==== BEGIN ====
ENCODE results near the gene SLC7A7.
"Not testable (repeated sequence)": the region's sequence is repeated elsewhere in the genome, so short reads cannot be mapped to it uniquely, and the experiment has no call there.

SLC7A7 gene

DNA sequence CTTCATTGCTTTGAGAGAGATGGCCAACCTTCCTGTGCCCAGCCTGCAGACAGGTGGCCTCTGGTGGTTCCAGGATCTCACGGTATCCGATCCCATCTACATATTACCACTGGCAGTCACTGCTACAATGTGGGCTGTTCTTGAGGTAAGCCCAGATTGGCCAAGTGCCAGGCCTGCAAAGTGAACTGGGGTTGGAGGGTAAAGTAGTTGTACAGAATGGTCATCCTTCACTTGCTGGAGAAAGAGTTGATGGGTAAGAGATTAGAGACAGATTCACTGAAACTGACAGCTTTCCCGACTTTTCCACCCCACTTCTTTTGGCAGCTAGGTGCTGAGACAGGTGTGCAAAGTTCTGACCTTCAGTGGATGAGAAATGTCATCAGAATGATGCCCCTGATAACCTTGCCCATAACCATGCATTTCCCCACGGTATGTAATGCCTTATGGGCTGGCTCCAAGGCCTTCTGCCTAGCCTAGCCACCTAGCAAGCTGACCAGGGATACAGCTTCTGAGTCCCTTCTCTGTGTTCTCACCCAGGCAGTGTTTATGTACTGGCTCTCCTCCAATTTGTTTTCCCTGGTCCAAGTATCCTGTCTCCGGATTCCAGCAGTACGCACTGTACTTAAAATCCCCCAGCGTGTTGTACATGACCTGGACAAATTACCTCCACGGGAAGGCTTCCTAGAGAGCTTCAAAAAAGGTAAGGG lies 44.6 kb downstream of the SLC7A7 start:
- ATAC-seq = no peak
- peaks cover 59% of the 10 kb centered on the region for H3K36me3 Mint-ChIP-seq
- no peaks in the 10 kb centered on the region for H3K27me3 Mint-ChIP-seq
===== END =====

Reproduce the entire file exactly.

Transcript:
ENCODE results near the gene SLC7A7.
"Not testable (repeated sequence)": the region's sequence is repeated elsewhere in the genome, so short reads cannot be mapped to it uniquely, and the experiment has no call there.

SLC7A7 gene

DNA sequence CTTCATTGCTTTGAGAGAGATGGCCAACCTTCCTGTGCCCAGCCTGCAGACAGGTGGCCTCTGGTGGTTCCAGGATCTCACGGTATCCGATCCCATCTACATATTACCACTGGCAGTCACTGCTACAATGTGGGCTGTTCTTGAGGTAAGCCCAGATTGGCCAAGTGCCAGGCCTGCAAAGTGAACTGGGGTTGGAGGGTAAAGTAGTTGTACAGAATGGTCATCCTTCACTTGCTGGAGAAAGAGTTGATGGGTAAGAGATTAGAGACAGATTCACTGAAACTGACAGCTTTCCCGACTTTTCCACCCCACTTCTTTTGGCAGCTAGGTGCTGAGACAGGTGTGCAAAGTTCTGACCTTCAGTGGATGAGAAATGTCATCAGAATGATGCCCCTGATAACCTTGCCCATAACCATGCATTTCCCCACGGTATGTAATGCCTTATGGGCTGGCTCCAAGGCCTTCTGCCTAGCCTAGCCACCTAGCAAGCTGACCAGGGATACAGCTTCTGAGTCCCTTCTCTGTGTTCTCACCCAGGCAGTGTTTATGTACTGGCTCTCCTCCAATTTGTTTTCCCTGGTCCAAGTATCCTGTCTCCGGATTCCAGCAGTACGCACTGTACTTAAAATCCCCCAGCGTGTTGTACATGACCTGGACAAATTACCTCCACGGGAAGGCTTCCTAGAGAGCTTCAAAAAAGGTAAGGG lies 44.6 kb downstream of the SLC7A7 start:
- ATAC-seq = no peak
- peaks cover 59% of the 10 kb centered on the region for H3K36me3 Mint-ChIP-seq
- no peaks in the 10 kb centered on the region for H3K27me3 Mint-ChIP-seq